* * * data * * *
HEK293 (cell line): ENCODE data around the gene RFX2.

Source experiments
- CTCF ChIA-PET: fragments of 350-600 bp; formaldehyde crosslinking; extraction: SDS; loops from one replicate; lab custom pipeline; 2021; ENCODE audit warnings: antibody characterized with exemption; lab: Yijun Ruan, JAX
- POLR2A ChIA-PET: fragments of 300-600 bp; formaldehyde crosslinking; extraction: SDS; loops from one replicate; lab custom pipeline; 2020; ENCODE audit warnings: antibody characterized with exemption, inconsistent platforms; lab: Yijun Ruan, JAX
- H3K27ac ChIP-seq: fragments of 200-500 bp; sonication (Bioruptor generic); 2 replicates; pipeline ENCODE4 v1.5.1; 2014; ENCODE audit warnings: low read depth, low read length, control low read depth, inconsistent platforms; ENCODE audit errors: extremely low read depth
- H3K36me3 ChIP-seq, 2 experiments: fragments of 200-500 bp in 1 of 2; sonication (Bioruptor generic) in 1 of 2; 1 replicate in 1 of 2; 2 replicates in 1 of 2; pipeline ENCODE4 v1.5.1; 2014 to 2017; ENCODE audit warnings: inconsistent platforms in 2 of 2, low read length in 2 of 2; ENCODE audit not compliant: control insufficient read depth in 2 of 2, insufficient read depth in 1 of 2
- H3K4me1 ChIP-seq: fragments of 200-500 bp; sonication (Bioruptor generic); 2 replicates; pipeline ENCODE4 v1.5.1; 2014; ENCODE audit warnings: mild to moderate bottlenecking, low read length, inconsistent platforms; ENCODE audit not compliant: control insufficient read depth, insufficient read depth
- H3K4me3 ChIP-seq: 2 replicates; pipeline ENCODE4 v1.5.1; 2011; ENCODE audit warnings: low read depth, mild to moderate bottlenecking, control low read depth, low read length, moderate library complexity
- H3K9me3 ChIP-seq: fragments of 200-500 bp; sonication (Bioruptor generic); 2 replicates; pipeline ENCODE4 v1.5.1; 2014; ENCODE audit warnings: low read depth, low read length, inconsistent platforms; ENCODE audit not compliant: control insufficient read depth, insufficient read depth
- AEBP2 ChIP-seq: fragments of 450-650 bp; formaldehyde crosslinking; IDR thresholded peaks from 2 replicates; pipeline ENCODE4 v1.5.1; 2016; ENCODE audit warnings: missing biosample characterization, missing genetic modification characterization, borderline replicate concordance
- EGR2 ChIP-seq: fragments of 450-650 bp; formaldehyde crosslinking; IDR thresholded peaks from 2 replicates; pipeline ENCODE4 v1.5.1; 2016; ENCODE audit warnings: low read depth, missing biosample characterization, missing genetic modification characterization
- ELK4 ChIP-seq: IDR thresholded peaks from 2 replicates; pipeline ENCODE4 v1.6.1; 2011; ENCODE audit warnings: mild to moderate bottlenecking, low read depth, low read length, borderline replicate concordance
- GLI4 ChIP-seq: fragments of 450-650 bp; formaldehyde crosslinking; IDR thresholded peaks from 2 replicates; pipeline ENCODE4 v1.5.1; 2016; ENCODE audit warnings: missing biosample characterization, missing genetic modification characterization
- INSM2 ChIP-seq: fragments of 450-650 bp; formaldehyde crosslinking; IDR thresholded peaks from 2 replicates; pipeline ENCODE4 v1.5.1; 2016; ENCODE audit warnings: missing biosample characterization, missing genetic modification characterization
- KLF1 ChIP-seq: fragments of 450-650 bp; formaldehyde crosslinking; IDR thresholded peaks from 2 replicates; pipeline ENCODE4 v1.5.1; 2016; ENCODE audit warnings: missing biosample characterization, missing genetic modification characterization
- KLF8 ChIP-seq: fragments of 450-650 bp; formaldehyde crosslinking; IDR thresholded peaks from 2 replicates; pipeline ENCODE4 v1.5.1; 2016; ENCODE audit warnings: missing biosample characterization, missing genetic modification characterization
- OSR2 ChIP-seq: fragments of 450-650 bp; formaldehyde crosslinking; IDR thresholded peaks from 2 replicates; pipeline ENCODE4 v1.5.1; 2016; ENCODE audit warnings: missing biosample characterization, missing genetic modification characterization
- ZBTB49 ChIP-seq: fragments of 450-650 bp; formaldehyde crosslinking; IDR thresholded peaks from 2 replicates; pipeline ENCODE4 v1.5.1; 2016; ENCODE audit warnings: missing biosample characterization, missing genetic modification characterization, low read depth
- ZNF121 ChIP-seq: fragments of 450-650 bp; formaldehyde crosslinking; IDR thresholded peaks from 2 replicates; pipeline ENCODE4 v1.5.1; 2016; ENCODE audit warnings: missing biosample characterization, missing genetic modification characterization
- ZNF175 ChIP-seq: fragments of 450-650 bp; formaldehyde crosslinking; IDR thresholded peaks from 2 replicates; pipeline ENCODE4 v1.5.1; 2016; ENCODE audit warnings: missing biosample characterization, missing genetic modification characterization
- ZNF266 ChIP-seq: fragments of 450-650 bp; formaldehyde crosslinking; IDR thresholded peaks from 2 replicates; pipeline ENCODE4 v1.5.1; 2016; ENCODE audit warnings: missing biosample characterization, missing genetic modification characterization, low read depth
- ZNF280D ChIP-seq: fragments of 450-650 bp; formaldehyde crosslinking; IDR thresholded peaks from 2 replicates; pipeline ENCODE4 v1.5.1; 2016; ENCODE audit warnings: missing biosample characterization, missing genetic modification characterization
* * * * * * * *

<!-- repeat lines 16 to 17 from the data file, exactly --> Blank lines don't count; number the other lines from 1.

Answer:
- KLF8 ChIP-seq: fragments of 450-650 bp; formaldehyde crosslinking; IDR thresholded peaks from 2 replicates; pipeline ENCODE4 v1.5.1; 2016; ENCODE audit warnings: missing biosample characterization, missing genetic modification characterization
- OSR2 ChIP-seq: fragments of 450-650 bp; formaldehyde crosslinking; IDR thresholded peaks from 2 replicates; pipeline ENCODE4 v1.5.1; 2016; ENCODE audit warnings: missing biosample characterization, missing genetic modification characterization